The fascination with low-carb versus low-fat diet continues; the latest news comes from a study in the Annals of Internal Medicine released today that found that people on both diets lost about the same amount of weight over two years. However, the low-carb group had an edge in raising HDL (good) cholesterol and lowering diastolic blood pressure
The study looked at 153 people who were randomly assigned to a low-carb diet, and 154 to a low-fat diet. The low-carb group limited carbohydrate intake to 20 grams per day for the first 12 weeks, then gradually increased fruits, vegetables, whole grains and dairy foods until they reached a desired weight. The low-fat group kept daily calories to 1,200 to 1,500, and fat to 30% of their diet.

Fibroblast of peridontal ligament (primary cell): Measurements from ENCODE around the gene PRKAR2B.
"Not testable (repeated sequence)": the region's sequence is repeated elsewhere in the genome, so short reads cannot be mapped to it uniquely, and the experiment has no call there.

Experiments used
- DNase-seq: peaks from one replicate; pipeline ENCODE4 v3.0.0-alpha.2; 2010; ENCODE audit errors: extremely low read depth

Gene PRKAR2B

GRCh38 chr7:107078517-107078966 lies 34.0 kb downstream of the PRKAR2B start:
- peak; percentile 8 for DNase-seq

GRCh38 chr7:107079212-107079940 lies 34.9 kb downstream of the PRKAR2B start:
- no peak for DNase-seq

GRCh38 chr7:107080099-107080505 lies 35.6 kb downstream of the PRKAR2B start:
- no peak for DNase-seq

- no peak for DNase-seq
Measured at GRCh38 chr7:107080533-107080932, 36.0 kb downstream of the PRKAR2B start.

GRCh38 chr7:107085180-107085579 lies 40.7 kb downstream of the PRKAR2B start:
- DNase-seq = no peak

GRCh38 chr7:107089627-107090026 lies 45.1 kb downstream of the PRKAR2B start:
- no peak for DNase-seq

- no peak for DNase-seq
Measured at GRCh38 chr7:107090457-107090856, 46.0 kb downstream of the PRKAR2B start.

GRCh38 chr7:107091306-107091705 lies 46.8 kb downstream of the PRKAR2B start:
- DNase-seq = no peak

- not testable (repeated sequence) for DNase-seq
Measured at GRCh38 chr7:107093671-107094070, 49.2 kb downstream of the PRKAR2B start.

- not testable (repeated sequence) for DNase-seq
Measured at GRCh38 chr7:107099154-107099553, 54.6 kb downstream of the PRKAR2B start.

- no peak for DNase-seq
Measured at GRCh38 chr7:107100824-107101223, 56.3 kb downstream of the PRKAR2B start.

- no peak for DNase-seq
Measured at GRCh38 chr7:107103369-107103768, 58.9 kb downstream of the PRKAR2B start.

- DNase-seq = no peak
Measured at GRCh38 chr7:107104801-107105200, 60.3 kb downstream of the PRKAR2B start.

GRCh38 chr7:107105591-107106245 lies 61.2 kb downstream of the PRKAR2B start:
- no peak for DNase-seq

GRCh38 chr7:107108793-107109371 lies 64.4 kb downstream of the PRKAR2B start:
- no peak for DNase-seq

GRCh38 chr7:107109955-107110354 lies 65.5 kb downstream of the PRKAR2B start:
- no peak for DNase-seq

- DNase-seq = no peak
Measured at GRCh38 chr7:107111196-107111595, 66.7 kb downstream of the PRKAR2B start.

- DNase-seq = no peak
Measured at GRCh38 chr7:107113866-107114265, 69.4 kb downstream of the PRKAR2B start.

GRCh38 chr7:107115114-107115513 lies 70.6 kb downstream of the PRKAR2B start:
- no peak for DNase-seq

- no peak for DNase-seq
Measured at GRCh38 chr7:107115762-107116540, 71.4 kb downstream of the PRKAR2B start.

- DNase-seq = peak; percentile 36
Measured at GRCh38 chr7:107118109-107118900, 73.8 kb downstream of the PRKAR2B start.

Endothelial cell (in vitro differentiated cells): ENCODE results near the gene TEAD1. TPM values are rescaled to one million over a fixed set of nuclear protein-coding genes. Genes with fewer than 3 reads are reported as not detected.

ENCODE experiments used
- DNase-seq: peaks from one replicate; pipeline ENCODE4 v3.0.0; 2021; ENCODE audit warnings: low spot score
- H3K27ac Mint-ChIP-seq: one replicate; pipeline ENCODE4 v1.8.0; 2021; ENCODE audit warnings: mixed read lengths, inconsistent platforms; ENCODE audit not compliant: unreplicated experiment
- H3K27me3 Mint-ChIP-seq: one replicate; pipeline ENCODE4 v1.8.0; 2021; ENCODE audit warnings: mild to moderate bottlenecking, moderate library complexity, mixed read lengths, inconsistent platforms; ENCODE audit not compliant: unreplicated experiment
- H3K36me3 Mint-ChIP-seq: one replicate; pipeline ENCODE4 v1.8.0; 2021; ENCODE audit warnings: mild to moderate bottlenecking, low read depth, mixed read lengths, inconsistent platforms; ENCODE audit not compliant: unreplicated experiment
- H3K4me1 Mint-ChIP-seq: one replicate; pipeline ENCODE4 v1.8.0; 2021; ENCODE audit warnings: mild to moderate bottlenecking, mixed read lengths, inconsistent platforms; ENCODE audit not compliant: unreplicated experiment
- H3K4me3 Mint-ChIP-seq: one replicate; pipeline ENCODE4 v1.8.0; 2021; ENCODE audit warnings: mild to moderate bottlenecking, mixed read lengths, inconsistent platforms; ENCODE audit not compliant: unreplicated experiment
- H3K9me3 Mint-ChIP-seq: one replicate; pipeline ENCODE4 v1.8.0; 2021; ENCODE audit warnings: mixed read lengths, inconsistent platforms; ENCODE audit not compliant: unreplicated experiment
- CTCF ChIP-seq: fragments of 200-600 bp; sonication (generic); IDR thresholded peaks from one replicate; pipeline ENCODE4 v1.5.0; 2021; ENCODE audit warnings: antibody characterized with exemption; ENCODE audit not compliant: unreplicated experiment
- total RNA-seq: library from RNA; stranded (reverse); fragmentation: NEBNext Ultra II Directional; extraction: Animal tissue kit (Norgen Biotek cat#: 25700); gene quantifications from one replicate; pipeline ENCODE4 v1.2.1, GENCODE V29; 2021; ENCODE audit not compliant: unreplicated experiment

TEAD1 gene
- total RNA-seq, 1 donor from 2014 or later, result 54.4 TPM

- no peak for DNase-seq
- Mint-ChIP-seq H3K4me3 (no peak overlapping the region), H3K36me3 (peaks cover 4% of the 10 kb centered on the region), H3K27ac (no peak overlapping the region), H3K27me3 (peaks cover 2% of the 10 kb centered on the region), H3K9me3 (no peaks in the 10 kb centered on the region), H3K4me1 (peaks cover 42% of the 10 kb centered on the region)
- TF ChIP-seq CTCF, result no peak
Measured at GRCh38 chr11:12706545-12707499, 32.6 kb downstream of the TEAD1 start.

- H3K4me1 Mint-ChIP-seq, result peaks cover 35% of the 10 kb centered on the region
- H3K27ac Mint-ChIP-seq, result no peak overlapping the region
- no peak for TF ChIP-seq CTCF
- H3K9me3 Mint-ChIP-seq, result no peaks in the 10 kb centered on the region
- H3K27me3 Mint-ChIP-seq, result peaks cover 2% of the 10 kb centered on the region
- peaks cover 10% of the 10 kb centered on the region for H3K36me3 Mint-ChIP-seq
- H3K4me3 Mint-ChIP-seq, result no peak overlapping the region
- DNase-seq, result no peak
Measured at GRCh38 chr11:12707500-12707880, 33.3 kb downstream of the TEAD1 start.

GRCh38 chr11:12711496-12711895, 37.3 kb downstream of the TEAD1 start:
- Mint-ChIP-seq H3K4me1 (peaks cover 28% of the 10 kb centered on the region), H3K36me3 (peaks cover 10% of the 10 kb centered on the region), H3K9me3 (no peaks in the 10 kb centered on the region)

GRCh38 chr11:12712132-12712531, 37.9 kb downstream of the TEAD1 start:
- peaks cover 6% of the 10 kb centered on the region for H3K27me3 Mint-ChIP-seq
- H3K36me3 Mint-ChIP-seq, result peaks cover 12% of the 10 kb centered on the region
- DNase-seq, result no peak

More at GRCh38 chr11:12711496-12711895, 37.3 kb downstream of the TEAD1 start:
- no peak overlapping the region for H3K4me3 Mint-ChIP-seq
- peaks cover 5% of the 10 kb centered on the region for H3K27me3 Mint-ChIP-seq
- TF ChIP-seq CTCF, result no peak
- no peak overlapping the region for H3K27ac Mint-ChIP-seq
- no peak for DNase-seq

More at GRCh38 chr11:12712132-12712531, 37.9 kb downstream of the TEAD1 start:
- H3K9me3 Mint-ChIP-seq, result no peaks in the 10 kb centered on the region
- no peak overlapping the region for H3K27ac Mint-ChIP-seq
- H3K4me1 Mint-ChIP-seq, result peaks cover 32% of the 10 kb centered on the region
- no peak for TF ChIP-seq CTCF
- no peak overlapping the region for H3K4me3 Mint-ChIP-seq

Both groups also took part in a two-year behavioral program that focused on how to manage relapses, self-monitoring, and an emphasis on moderate physical activity.
Participants in both groups lost about 11% of their beginning weight at six months and a year after the study started, but gained some of the weight back. After two years, both groups had a 7% weight loss.